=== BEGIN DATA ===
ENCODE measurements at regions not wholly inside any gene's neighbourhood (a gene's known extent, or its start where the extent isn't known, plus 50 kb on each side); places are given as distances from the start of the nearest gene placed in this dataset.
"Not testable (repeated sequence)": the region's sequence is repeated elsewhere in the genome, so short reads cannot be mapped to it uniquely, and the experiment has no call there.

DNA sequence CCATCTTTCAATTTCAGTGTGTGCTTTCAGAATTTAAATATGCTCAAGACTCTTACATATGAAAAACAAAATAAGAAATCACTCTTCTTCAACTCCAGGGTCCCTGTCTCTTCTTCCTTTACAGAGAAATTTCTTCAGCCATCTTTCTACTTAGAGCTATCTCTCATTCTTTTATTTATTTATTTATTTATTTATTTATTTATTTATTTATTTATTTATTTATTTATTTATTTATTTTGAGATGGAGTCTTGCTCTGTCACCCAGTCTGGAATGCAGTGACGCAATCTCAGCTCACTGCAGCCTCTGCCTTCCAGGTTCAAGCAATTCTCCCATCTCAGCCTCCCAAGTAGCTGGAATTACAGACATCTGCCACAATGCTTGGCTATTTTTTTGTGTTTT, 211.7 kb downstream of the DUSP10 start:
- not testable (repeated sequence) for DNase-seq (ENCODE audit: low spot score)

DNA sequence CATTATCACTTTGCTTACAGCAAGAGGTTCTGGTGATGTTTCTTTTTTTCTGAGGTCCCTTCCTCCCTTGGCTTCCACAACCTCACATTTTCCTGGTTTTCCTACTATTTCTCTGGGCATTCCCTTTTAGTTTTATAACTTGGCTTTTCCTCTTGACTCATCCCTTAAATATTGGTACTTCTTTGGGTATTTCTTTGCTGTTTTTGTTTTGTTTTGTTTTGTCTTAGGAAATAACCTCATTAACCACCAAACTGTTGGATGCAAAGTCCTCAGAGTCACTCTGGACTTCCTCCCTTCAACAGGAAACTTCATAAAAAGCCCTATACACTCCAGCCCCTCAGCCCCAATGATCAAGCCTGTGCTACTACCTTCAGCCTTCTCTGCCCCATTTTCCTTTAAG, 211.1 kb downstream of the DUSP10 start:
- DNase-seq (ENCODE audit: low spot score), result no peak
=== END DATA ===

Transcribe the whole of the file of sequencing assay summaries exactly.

ENCODE measurements at regions not wholly inside any gene's neighbourhood (a gene's known extent, or its start where the extent isn't known, plus 50 kb on each side); places are given as distances from the start of the nearest gene placed in this dataset.
"Not testable (repeated sequence)": the region's sequence is repeated elsewhere in the genome, so short reads cannot be mapped to it uniquely, and the experiment has no call there.

DNA sequence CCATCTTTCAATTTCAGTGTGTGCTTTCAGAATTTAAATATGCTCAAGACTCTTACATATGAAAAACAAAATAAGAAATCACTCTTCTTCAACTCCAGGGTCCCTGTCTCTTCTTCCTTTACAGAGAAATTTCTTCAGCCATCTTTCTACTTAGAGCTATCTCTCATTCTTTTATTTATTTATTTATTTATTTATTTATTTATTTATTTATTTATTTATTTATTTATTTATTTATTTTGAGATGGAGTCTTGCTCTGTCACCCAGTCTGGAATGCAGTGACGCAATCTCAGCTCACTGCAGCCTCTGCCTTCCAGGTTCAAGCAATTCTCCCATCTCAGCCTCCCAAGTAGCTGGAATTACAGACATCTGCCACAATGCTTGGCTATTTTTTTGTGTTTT, 211.7 kb downstream of the DUSP10 start:
- not testable (repeated sequence) for DNase-seq (ENCODE audit: low spot score)

DNA sequence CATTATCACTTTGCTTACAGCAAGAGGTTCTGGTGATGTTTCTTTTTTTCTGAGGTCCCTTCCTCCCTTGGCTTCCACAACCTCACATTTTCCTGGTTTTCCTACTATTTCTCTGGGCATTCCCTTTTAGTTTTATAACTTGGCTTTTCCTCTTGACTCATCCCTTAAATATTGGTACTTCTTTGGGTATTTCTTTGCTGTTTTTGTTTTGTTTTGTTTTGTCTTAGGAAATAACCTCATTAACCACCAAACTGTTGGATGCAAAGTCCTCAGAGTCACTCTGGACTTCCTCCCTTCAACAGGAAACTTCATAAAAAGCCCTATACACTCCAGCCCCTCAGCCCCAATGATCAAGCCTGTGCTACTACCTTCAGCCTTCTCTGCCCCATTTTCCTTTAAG, 211.1 kb downstream of the DUSP10 start:
- DNase-seq (ENCODE audit: low spot score), result no peak